NRW confirms position on shooting
Natural Resources Wales (NRW) will not renew leases on its land for pheasant shooting rights when they come to an end in March 2019 as part of its final position statement on the use of firearms on land it manages.
The statement, agreed today by NRW Board Members, will make sure that firearms are used for the right reasons, in the right circumstances and in the best way possible.
In reaching its conclusions, the Board considered the Welsh Government’s position, as the landowner, that it does not support pheasant shooting, the breeding of gamebirds or the birds being kept in holding pens on the Welsh Government Woodland Estate.
NRW Board Members agreed that NRW will:
- Stop leasing of pheasant shooting rights on the Welsh Government Woodland Estate (WGWE) with effect from March 2019 when the current leases expire. NRW will not offer any extension to existing leases.
- Consider requests for permissions to drive birds from the WGWE, provided it is not in connection with shooting activity.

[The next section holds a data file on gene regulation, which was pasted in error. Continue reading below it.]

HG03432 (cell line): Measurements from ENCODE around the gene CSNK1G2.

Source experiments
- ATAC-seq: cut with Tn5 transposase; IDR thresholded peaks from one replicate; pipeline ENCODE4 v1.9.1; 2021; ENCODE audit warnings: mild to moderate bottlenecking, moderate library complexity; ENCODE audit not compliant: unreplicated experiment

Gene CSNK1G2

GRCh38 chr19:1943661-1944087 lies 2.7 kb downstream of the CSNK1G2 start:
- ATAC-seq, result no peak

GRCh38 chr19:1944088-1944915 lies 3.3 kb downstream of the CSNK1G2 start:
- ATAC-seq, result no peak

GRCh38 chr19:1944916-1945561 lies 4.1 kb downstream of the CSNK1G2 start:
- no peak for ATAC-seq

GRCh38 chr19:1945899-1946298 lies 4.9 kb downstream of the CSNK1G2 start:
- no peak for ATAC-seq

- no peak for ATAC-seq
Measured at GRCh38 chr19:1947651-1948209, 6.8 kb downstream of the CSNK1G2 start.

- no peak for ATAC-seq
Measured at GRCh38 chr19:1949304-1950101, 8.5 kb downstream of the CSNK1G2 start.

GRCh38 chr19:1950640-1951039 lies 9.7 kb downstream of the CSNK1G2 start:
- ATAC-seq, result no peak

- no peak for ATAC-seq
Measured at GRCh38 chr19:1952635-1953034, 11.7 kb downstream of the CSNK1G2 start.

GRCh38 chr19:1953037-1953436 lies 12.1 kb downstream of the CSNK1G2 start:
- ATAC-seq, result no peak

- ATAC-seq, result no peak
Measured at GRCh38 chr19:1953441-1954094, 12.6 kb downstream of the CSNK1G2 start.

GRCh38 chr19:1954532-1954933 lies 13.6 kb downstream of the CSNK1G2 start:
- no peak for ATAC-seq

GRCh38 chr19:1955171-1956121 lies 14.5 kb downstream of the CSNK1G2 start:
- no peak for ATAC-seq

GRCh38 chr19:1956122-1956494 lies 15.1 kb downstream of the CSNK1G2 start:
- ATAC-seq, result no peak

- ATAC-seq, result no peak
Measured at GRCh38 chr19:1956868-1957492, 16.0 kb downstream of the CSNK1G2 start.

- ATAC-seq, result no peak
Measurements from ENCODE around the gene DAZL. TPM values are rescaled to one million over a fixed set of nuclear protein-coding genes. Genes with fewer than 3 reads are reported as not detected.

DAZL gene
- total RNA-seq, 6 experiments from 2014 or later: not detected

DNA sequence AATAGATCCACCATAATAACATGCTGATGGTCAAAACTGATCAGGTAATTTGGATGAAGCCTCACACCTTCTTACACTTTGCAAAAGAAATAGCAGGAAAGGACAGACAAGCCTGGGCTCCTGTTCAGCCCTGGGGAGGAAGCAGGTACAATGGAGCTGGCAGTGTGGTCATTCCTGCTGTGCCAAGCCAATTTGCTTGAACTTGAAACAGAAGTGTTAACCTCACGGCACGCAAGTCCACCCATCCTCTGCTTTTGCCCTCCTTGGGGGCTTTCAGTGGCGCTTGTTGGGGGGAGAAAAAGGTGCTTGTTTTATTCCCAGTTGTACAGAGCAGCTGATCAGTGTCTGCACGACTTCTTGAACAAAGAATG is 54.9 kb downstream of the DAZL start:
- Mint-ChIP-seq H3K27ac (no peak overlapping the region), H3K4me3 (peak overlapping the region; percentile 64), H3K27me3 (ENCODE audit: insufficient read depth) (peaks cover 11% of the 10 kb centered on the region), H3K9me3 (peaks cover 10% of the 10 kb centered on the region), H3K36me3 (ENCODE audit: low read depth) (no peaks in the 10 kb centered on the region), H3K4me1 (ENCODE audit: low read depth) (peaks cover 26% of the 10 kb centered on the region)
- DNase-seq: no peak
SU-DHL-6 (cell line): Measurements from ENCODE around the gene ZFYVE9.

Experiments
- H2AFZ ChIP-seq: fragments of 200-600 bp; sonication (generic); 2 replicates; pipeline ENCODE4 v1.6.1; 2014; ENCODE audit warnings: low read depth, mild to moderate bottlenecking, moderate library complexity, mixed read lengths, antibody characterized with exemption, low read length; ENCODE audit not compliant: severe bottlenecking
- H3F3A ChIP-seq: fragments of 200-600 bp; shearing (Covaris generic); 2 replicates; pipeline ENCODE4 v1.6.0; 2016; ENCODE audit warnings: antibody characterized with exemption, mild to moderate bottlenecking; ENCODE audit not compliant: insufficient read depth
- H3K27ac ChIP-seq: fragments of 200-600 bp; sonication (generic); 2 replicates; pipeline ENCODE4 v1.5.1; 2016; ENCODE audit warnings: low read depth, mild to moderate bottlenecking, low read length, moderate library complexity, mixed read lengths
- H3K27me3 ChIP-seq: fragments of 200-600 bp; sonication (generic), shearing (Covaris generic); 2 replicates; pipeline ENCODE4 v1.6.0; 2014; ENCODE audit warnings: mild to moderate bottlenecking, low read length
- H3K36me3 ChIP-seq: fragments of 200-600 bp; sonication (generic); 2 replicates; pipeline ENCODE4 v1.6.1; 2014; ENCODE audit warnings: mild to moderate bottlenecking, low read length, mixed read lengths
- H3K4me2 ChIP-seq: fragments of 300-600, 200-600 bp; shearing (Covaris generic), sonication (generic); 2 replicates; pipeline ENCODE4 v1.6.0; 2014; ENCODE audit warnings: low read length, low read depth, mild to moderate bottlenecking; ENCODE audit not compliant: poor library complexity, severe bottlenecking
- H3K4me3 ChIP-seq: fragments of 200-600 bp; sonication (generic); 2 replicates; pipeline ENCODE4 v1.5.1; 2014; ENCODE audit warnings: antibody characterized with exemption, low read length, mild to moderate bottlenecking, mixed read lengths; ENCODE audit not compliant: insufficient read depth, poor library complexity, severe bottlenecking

- Review the leasing of wildfowl shooting rights when the potential impacts on conservation species is known. This is pending the work being undertaken by NRW’s ornithologists on the impact of wildfowling on rare bird species.
- Continue to consider applications for permission to carry out control of wild species, impacting on neighbouring land management objectives, using firearms on the land we manage.
The review had been carried out to assess firearms use against NRW’s role and purpose, to manage Wales’ natural resources in a sustainable way. The Board had previously agreed an evidence- based set of recommendations regarding the use of firearms on the land it manages.
The Board today agreed that NRW would consider applications for permission to carry out control of wild species using firearms on the land it manages and that applications for firearms use for other pursuits such as clay pigeon/ target shooting would be considered on a case by case basis.
Madeleine Havard, NRW’s Acting Chair said:
“We want to make the most of the land we manage for the people, economy and environment in Wales. As a land manager, this means considering how best to make sure that we tackle the ongoing decline in our wildlife, while conserving rare animals and habitats.
“In making our final decisions, the Board also accepted the Welsh Government’s position as landowner.
“We have taken the time to review all the information provided to us by a wide a range of stakeholders. We are confident that we have a robust position statement that reflects the requirements of the Environment (Wales) Act.”